Having goals is important, that much we know. But knowing how to set those goals in the first place is even more important. Let’s look at the way people usually create their goals.
How People Make Goals
Usually, people set goals in three ways:
Method #1. I want to grow up to be like my hero!
- This is probably our first exposure to goal setting. We want to become like our parents, or our role models such as famous athletes, celebrities or even superheroes.
Method #2. I want to be a pro!
- As we grow older, our goals change. We might observe that success means meeting a certain fixed standard like getting a degree, or achieving a certain income level.
Method #3. I want to become better!
- Eventually, we realize that what matters most is doing your best. You start comparing your current performance versus your past achievements and strive to do better next time.
Of these three goal-setting methods, which do you think is the best one?
The Worst Way To Set Your Goals: Social Comparison
If your answer was Method #3, then you’re absolutely right! The big question is: why does everyone use Method #1 instead?
Probably because for many people, that’s the easiest way. You compare yourself versus a real life person versus some abstract number somewhere. Another reason is that people might just not know that there is actually a right way (and wrong ways) to set goals.
Why It’s Bad To Be Like Your Hero
When you judge your performance against someone else, this comparison will most often fall on the subjective side. You probably don’t truly know the other person’s inner thoughts, feelings and motivations. This leads you compare yourself to what you see, hear and learn about the person. You will want to look like them, act like them and do everything they do.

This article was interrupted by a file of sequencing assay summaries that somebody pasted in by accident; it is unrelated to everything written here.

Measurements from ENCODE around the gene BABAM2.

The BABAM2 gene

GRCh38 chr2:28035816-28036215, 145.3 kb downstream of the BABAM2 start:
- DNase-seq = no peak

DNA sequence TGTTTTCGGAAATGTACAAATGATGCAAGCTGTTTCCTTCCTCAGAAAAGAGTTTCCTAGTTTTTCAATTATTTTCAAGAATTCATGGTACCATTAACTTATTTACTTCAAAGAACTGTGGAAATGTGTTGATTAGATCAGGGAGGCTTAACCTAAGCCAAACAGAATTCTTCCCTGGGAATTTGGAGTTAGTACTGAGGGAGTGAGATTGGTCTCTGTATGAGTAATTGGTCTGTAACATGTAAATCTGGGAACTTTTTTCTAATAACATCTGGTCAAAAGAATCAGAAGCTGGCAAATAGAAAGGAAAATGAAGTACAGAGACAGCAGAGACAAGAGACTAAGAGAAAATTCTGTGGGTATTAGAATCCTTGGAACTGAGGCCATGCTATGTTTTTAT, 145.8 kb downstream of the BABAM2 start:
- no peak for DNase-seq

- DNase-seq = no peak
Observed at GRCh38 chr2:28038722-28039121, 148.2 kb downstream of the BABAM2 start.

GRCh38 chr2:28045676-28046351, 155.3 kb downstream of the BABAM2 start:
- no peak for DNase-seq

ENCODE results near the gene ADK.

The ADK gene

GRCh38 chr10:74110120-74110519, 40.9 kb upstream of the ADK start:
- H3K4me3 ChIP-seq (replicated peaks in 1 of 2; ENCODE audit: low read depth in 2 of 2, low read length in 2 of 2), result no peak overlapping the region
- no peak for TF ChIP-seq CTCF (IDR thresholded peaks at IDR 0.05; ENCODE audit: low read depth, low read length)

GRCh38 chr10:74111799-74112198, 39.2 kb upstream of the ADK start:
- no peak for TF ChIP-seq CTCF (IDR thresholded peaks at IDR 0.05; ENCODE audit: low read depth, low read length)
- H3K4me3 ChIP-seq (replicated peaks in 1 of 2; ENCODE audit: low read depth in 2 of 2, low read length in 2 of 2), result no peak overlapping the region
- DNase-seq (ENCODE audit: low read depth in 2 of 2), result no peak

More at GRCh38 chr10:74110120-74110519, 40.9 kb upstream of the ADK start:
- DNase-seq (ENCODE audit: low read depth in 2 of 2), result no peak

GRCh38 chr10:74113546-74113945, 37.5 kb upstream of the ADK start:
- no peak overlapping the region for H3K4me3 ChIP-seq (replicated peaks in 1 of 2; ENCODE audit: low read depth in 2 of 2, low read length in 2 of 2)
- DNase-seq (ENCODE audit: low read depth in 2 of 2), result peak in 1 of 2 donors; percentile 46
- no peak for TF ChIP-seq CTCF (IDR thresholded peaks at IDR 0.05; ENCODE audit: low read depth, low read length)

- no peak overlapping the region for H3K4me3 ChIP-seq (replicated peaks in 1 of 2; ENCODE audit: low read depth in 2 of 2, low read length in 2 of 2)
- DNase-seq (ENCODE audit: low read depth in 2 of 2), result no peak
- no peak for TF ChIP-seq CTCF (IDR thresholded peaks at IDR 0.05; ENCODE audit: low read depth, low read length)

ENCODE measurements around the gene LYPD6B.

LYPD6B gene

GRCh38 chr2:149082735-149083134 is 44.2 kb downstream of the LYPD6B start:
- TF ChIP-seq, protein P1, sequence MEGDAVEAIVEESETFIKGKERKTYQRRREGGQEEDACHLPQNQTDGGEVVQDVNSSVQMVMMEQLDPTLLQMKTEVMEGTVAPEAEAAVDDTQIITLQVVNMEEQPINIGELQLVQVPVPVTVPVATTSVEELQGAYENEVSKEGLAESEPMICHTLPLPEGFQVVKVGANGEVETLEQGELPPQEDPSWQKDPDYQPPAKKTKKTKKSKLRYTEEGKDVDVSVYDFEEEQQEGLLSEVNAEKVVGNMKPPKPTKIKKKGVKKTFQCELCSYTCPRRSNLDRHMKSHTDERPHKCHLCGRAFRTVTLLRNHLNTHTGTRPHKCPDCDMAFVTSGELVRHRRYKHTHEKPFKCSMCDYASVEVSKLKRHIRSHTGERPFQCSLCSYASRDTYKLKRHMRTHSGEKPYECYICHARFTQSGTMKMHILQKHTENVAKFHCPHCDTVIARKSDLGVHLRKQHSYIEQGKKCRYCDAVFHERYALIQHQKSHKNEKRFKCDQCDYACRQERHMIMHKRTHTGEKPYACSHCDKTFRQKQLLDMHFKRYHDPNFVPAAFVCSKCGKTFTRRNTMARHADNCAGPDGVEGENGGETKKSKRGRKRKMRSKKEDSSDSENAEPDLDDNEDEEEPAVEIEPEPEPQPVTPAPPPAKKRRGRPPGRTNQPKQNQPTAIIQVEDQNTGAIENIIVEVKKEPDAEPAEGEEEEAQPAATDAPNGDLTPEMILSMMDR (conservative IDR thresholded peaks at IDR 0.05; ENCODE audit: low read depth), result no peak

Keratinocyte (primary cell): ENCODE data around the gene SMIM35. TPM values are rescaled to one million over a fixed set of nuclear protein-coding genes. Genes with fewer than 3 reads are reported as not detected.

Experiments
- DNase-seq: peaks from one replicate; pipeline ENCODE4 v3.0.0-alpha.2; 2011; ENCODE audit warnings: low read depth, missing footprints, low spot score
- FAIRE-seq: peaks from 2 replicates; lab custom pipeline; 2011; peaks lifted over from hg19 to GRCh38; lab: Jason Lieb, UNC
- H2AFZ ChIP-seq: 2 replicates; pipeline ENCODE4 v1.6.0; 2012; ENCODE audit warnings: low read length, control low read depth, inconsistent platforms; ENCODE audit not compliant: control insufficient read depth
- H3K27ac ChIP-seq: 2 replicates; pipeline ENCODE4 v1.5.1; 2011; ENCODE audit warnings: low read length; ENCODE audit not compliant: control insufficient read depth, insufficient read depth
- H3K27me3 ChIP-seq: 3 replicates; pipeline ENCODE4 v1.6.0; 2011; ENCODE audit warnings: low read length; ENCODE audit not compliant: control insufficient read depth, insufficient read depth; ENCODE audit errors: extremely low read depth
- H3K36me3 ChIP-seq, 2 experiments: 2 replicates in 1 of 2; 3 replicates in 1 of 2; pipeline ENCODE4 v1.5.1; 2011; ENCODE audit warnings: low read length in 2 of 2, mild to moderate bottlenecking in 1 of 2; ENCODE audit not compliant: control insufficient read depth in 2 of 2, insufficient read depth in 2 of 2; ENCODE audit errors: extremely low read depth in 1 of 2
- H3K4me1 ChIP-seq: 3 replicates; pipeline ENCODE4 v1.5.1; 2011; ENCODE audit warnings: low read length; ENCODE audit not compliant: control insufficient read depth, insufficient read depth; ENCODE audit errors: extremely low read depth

This makes you focus on outcomes. Your goal is to be seen like this person you idolize, so you avoid situations where you might fail or be shown in a bad light, even when those situations will help you grow and improve. This conservative outlook, coupled with the lack of control you have over your goals, will dampen your motivation, at best. At worst, it can lead you to the wrong path in life.
The Best Way To Set Your Goals: Self-Comparison
If you’re using Method #3 right now, it’s high time you change the way you set your goals. While setting your goal against a standard through Method #2 is an improvement, it’s best to set your goals against your past performance instead. Why?
- It’s a goal that’s under your control. You can push yourself as much or as little as you can, adjusting your goal along the way. This gives you a sense of autonomy, which in turn is the fuel that will motivate you to work harder on your goals.
- It’s easier to beat a fixed goal. Your own past performance won’t change, unlike when comparing yourself against external standards. There’s no need to second guess the numbers you have to beat.
- You’re challenged every step of the way. Trying to beat your own performance means constantly striving to improve. In comparison, beating an external benchmark will make you think “Is this it?” once you achieve it.
- You feel a stronger connection to your goal. It’s more satisfying to work on something that matches your personal values, instead of trying to beat a goal someone else placed on you.
- You get immediate feedback. This is probably the most important reason to use self-comparison. You instantly know when you’re doing worse, so you can adjust your performance instantly. You’ll also get that instant ping of satisfaction when you find that you’re meeting your goals.
While self-comparison really is the gold standard in goal setting, it does take some work. You will need to start becoming obsessed with tracking and logging yourself. It will involve number crunching, note-taking, and a lot of planning in general, so prepare to do some extra work.
Look at your goals as a way to improve yourself, not to meet some arbitrary metric. As long as your goals push you to be better, you don’t have to worry about anything else, even failure.
Here are a few other best practices to follow when setting goals.